OAKLAND -- Montera Middle School Vice Principal Thom Kwiatkowski announced on Aug. 3 that he will not be returning to the hills school. The news comes about a month after the resignation of Russom Mesfun, who had been principal at the school for the past five years.
Kwiatkowski is leaving Montera to become the principal at a middle school in Contra Costa County, while Mesfun is set to serve as a high school principal in Southern California. Under their leadership, Montera was named a Distinguished School in 2011 by the state. Tina Tranzor, an assistant principal at Montera last year, has been named interim principal.
The vice principal's departure "is a huge loss for Montera and the Oakland Unified School District," said Mesfun. "He was a highly respected leader by parents, teachers and kids. He was very, very instrumental in taking Montera to the heights it has achieved."
A native of Rhode Island, Kwiatkowski is a graduate of the Boston Conservatory of Music. He spent the past 20-plus years working in Oakland schools, first as a music teacher at Edna Brewer Middle School. He moved to Montera to become a music instructor in 2000 and was named assistant principal in 2006 under the direction of long-time principal Cheryl Rodby.
Like Mesfun, Kwiatkowski has a hands-on leadership style. The pair spent a great deal of time in the hallways each day in between classes. Kwiatkowski often ate lunch with students and frequently visited
"It's really unfortunate that Mr. K. is leaving," said parent Carole Miller. "I think when any organization has a turnover in leadership, you are looking for the next line of leadership to step up. When you lose two levels of leadership it is destabilizing. You lose continuity."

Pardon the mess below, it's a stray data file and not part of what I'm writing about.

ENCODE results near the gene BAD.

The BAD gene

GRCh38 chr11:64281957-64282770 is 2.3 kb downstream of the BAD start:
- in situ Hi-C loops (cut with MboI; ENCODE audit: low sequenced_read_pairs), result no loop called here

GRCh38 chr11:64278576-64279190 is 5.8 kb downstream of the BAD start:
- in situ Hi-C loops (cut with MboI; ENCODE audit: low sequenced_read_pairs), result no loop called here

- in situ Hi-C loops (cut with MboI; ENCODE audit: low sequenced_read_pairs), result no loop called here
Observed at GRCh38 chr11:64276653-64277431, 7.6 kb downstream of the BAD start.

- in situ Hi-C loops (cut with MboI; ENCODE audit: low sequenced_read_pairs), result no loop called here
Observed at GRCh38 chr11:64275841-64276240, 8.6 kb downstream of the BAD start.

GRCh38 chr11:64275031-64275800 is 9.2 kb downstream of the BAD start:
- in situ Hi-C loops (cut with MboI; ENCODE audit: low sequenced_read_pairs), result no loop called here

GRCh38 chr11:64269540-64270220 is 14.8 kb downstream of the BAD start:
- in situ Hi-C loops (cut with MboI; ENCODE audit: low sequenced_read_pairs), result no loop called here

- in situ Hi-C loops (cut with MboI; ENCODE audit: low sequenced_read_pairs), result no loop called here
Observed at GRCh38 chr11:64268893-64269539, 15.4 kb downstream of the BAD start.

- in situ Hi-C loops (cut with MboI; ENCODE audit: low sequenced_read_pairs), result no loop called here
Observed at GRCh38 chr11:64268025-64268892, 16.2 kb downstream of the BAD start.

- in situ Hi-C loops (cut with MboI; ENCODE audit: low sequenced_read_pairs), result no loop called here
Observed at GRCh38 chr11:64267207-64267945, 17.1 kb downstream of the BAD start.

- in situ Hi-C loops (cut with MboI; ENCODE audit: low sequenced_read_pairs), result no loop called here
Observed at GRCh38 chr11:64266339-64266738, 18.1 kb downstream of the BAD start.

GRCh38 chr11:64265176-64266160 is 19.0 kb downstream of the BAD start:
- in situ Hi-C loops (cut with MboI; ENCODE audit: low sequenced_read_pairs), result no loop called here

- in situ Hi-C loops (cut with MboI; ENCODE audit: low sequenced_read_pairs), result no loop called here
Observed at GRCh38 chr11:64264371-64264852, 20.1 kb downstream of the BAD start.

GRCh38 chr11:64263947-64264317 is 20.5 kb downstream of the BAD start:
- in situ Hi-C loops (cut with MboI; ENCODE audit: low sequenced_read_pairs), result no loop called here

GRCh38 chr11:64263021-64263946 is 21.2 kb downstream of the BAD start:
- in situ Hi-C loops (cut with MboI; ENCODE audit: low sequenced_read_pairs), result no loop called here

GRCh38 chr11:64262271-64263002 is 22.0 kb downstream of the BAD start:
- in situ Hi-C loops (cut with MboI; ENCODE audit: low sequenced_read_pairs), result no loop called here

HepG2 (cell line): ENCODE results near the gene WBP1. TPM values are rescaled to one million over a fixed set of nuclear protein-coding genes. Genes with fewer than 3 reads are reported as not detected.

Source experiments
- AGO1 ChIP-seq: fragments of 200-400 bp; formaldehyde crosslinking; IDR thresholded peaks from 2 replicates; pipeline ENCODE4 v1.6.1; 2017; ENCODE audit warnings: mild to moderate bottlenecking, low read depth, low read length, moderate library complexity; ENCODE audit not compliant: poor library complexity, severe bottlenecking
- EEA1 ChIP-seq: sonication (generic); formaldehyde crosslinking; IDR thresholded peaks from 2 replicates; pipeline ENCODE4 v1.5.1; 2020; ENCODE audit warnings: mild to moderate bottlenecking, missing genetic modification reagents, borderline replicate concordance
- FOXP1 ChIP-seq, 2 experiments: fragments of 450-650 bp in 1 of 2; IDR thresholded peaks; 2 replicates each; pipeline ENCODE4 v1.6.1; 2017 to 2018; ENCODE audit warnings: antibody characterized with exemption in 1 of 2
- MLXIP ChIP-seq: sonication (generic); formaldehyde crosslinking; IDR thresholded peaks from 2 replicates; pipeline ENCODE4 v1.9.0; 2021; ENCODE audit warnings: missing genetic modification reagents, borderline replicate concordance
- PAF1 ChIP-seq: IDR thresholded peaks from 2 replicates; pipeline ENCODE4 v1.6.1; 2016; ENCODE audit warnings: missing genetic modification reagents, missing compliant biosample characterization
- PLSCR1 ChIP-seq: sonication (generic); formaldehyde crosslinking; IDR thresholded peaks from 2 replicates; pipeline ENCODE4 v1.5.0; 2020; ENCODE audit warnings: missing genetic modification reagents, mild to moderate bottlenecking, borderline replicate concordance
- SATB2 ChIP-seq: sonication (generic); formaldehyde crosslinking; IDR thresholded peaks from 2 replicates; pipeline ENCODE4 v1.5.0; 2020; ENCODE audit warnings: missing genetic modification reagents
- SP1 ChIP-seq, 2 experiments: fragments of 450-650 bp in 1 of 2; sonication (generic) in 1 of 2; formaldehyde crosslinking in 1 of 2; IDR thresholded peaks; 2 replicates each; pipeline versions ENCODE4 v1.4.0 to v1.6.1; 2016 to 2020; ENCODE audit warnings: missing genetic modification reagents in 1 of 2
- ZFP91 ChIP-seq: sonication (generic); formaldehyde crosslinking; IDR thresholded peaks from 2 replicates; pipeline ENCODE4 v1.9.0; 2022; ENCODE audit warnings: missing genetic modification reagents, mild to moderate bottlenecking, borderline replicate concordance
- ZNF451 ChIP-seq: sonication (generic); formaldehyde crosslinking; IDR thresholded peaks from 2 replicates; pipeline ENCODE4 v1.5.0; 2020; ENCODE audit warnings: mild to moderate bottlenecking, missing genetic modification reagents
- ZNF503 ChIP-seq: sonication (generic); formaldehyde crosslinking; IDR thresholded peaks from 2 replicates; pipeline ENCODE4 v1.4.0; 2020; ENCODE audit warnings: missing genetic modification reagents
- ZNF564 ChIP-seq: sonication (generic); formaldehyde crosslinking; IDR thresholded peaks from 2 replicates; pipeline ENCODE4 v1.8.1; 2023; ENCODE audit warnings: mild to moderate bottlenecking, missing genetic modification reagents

Montera Middle School is the largest middle school in the Oakland Unified School District, boasting 950 kids in the 2011-2012 school year. The school draws students from around the city, including areas near the San Leandro to Emeryville borders, Kwiatkowski said.
"When there is a shooting in East Oakland, at least one of our kids will be affected. When there is a road work in West Oakland, one of our students will most likely be affected. We are the only school in Oakland of its kind," explained the former Montera vice principal.
"We are very sad to see him go. He had a huge impact on our community," said Debe Rapson, co-president of the school's Parent Teacher Organization.
Two assistant principals trained by Kwiatkowski at Montera have gone on to become principals, says Mesfun. "He is the quintessential team player," said the former Montera principal, who refers to him as a "co-pilot" rather than as an assistant.
"I have worked under four principals, and I've learned something from all of them," said Kwiatkowski. "I've developed my own vision of what I want to see in a school."
"I'm sad about leaving but excited about the new chapter," he added. "I will miss the kids, the staff and the families, but I will have new kids, staff and families. I hope to create the same feeling at the new site that we have here at Montera."